Denver startup Josh.ai picks up $8 million
Denver-based Josh.ai, a high-end home automation system that listens for voice commands, added $8 million in private funding in its pursuit to bring a more intelligent system to a wider base of home users, company co-founder Alex Capecelatro said Monday.
The company, which was also cofounded by Quark founder Tim Gill, has raised $11 million since its 2015 inception. The new round will be used to build a hardware product and add about 10 engineers and other employees to its existing 15-person crew. The growing company also is tripling its office space in August and moving to a location in Cherry Creek that is about 3,000 square feet.
“We currently have a high-end system for luxury homes,” Capecelatro said. “The idea is to make it more widely available.”
Capecelatro said that Josh.ai’s technology came about because Gill couldn’t find an adequate home-automation system. So he built it — and Josh’s engineers helped complete the technology. But right now, it’s all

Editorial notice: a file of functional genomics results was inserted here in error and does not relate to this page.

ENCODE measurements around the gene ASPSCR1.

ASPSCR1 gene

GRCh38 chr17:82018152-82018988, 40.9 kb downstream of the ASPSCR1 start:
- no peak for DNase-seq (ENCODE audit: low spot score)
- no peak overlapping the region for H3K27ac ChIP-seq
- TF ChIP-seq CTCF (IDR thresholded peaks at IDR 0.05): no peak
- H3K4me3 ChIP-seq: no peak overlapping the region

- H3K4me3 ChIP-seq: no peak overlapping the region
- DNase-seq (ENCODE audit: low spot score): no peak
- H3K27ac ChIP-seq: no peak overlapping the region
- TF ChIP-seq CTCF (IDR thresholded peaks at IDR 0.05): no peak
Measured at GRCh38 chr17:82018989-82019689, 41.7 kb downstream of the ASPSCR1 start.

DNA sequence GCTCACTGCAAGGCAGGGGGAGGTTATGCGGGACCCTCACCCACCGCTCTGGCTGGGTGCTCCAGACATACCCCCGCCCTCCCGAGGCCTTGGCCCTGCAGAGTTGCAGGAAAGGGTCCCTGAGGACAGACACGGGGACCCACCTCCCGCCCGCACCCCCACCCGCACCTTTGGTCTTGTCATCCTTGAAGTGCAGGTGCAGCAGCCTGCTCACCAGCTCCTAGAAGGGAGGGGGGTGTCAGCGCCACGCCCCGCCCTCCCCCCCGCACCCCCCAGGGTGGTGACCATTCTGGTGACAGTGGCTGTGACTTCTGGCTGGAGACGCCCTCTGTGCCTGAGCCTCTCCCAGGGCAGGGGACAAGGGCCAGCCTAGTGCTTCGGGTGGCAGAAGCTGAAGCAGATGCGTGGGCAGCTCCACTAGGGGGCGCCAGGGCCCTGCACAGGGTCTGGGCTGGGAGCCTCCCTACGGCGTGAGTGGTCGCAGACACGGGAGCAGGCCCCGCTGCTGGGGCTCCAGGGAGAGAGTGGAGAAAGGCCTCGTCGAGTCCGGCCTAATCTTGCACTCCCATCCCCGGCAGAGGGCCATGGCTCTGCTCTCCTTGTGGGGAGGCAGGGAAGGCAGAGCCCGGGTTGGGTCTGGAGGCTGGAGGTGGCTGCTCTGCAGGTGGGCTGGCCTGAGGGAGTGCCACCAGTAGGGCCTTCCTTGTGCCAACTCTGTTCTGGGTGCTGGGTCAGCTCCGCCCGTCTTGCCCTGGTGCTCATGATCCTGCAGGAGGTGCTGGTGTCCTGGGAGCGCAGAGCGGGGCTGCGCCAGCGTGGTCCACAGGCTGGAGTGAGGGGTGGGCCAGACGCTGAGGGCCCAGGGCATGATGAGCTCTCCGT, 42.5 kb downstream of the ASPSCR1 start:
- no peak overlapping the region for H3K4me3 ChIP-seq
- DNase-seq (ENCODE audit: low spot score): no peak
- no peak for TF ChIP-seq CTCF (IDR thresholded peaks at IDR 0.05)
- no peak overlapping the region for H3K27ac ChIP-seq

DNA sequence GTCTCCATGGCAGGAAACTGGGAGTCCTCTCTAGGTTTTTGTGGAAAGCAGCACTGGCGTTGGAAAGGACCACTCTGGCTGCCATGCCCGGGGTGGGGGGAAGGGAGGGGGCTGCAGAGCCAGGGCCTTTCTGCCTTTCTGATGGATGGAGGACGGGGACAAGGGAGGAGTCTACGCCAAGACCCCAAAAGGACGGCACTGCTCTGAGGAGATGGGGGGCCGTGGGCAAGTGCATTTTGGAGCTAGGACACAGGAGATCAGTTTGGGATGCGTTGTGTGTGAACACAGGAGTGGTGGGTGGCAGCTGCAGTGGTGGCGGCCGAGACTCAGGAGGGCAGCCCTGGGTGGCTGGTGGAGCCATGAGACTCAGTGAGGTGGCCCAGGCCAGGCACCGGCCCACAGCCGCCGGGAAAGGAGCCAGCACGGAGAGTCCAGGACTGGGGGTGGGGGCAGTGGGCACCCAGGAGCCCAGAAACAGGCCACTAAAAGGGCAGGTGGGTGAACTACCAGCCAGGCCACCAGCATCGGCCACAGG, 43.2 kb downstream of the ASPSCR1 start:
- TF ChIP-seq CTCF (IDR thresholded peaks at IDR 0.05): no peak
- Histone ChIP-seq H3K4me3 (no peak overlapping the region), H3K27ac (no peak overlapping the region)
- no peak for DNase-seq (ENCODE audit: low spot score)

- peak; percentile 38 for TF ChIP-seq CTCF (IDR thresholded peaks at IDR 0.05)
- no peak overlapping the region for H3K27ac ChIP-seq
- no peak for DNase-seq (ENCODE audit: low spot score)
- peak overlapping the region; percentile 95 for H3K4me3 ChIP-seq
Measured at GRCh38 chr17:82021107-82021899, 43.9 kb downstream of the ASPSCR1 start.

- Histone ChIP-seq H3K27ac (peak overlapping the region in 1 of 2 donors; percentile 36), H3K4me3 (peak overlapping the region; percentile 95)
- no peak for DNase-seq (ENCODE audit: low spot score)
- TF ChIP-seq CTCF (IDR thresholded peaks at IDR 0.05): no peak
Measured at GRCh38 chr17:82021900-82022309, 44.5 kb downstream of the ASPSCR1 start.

software. Customers who order it get a Mac Mini computer and iPad tablet that is integrated with Josh.ai’s technology. If all goes well, the company hopes to build its own consumer device and release it by the end of the year.
Right now, the system is about $10,000, which is much less than the $100,000 and up systems avail- able in the luxury home market. Clients still must hire an installer to help link Josh.ai to the home’s lighting, security, thermostat and other tools. The idea is to get Josh.ai’s hardware down to a few hundred dollars to be more affordable to everyday consumers.
Josh.ai, a name picked because it was “friendly and familiar,” is also the only luxury home-automation system built on voice controls, Capecelatro said. It uses artificial intelligence and natural language to understand what the homeowner is asking for. While that’s similar to Apple’s Siri or Amazon’s Alexa, those services don’t always know what a user wants because they’re trying to understand too much.
“It’s really hard to build a language processing system that does everything. You have to teach it,” Capecelatro said. “What we said is, if we focus exclusively on the home and voice commands for controlling the home, we’re able to do nearly 100 percent of what is asked. There are only a certain number of ways to say, ‘Open the shades,’ or ‘Make it hotter in here.’ ”